China has increased its presence in Latin America over the past 20 years, which has important implications both for the region's economic development and for U.S.-Latin American relations. The reaction in Latin America has generally been one of cautious embrace as leaders navigate increased Chinese influence. We will discuss the opportunities and challenges that China's road into Latin America creates.

** This event is sponsored by The Magellan Society, Young Professionals of WACC.**

Wednesday, February 26: Modern Slavery and Human Trafficking
Dr. John Cox, Associate Professor of Global Studies and History,
Director of Holocaust, Genocide, and Human Rights Studies, UNC Charlotte

The International House - 1817 Central Ave #215, Charlotte, NC 28205

The term “slavery” evokes images of the long-abolished trade in African slaves. Yet slavery is thriving in new as well as old forms in the twenty-first century. Experts and human-rights advocates estimate that between twenty-five and forty million people in the world today who can be classified as slaves—a greater number than at any time in history. In today’s world slavery takes such forms of forced labor, debt peonage, and human trafficking—often for sexual exploitation, the form of slavery endured by several million girls and women and for which Charlotte is a major center. We will discuss the causes of this terrible blight and highlight efforts to expose and combat it.


UNC Charlotte Center City Building

Parking at the UNC Charlotte Center City Building is not included and attendees should inform themselves about the available options and fees.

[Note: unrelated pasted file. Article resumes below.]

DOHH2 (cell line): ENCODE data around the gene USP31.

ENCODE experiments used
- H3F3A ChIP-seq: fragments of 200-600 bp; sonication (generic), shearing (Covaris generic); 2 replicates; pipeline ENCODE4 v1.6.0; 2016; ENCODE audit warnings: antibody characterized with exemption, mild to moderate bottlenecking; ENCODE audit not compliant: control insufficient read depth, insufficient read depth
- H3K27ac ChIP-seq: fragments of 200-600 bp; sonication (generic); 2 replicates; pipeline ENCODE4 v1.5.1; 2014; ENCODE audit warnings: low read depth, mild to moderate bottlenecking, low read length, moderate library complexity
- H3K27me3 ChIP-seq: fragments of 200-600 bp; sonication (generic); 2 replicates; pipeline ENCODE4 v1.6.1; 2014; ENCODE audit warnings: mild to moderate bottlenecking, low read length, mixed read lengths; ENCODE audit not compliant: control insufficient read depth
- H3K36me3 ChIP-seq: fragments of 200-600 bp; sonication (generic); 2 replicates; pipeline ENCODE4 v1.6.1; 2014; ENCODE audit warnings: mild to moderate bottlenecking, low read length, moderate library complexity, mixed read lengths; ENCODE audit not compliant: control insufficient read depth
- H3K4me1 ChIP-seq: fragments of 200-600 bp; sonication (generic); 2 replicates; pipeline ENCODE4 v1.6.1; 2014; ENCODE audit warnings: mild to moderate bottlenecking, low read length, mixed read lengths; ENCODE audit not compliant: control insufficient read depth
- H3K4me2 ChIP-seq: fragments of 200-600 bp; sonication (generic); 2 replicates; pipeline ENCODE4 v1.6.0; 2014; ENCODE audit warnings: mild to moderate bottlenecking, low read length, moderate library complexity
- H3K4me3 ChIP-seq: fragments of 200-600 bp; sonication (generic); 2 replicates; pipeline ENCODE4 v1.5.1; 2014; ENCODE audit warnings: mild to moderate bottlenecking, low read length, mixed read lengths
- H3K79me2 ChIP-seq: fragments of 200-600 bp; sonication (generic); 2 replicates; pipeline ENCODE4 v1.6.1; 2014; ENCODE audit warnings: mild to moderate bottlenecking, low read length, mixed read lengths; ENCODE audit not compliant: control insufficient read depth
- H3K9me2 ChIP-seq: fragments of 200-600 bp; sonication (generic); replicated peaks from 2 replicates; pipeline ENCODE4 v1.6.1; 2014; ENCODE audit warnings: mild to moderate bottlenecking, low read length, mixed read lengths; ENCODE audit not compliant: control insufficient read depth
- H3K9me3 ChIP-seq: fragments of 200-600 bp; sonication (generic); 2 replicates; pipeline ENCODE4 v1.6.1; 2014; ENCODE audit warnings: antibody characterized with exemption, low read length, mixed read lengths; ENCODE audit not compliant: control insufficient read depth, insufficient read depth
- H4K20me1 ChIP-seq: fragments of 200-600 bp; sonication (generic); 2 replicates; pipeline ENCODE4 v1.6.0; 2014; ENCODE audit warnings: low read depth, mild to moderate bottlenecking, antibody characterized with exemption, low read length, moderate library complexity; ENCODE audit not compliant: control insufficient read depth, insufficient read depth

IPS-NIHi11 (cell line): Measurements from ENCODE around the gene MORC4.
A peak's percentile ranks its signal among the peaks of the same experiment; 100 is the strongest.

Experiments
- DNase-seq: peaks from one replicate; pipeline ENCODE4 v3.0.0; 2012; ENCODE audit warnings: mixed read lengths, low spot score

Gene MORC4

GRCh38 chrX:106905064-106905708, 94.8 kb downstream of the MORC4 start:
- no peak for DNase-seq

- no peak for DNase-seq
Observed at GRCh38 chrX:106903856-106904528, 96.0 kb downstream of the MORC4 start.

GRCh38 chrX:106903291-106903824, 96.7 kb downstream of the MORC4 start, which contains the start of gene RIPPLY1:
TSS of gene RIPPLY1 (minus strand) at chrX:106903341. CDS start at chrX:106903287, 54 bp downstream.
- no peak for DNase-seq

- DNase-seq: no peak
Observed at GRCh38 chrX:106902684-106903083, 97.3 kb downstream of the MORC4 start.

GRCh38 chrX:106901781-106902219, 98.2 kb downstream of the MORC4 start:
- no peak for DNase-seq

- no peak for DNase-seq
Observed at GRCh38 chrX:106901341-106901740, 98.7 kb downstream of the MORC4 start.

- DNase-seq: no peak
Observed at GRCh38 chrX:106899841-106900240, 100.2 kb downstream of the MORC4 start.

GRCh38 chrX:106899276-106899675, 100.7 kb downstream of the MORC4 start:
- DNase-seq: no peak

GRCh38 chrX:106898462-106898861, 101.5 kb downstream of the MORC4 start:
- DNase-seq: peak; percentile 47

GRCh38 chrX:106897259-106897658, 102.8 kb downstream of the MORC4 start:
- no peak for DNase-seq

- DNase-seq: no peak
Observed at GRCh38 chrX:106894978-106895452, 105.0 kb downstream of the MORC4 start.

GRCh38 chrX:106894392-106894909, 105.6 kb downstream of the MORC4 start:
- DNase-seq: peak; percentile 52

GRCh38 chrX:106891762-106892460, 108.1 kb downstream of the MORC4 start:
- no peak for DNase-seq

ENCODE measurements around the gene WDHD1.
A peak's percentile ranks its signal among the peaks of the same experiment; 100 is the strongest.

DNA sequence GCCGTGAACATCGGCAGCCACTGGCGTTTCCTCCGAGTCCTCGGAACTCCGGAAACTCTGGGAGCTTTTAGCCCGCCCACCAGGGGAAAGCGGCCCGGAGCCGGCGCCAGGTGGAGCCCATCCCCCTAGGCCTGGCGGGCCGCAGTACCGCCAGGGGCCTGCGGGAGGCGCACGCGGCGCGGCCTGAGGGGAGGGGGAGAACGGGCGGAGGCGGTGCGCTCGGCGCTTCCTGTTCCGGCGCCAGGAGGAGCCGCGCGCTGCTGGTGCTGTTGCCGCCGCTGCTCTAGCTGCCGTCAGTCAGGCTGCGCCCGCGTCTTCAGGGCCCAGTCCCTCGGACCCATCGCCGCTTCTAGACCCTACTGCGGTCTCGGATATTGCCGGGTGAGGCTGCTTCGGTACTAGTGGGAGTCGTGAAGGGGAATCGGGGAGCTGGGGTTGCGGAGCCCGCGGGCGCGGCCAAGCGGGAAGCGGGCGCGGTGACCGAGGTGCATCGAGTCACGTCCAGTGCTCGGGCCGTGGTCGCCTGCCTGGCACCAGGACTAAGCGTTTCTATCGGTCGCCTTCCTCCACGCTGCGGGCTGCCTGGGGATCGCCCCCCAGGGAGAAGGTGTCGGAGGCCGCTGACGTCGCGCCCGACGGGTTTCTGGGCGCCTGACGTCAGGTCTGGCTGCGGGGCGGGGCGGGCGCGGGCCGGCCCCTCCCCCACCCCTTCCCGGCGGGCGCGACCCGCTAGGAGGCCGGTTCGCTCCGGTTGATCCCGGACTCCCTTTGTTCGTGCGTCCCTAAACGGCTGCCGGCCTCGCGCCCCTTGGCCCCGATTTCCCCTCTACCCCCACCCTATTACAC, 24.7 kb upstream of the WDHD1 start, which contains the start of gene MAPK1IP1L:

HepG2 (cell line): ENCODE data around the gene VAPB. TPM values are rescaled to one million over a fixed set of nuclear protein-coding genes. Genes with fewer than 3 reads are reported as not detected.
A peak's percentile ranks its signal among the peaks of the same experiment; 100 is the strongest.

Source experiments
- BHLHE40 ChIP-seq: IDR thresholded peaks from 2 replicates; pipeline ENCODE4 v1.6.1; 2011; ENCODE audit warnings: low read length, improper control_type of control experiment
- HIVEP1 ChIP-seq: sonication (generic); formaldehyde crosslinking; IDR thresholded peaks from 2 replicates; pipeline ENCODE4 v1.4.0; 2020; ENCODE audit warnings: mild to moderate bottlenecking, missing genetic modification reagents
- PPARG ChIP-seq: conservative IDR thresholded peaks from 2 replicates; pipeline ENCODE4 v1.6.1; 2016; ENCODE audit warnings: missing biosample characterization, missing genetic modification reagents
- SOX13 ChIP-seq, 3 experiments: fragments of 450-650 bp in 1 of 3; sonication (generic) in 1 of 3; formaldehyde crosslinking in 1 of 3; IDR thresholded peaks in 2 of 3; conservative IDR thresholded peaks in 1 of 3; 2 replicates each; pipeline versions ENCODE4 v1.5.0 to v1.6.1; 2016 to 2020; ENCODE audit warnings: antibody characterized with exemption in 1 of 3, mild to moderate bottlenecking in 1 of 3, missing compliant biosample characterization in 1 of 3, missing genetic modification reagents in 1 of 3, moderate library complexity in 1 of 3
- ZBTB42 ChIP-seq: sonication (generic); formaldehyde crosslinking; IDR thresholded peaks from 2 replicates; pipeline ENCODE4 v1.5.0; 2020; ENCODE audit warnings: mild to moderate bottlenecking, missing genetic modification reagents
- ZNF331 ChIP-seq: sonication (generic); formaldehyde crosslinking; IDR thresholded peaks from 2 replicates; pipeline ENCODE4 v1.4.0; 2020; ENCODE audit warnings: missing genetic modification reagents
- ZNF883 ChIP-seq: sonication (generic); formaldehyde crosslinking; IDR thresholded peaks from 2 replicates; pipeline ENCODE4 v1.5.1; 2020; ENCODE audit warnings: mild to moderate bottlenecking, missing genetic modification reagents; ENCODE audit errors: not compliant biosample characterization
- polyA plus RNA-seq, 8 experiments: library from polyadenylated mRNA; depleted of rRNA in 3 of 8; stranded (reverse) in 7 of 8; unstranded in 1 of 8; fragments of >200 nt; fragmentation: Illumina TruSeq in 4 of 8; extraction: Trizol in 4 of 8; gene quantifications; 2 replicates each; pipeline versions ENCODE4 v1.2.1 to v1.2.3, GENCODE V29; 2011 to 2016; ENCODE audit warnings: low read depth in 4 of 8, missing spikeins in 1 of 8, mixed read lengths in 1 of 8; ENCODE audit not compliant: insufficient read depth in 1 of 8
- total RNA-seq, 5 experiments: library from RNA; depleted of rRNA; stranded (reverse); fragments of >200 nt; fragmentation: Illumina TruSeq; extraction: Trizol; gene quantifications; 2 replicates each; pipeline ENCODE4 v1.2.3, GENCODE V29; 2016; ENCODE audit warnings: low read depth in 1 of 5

There are a number of pay-to-park options within walking distance of Center City. Seventh Street Parking Deck is a short walk through First Ward Park. Visitors can pay to park by the hour. Additional pay-to-park options can be found on the Preferred Parking website. The closest of these is 422 E 9th Street on the corner of 9th and Brevard Street. Other nearby lots are at 8th & College, 9th & College, and 9th & Tryon. There are metered spaces on Brevard and 8th Street to pay during the day. These meters are free after 6pm weekdays and all day on weekends.

Parking at Charlotte Country Day School

  • The lecture will be held at Cramer Lecture Hall and signage will lead attendees from the visitor's lot
  • Parking in the visitor's lot at Charlotte Country Day School's Cannon Campus is FREE of charge
  • A map of the campus, including where to park and where to find the lecture is available for those who need direction. Additionally, ADA access is available.

Cost Information

Lectures are free. Great Decisions Briefing Books will NOT be available onsite. If you are interested in purchasing a book, please do so online at the Foreign Policy Association's website.


Please RSVP on the online registration form for the 2020 Great Decisions Lecture Series.

Evaluation and Feedback

The online evaluation form for the 2020 lectures will be available following the first lecture of 2020.

For further questions or information, please send an email to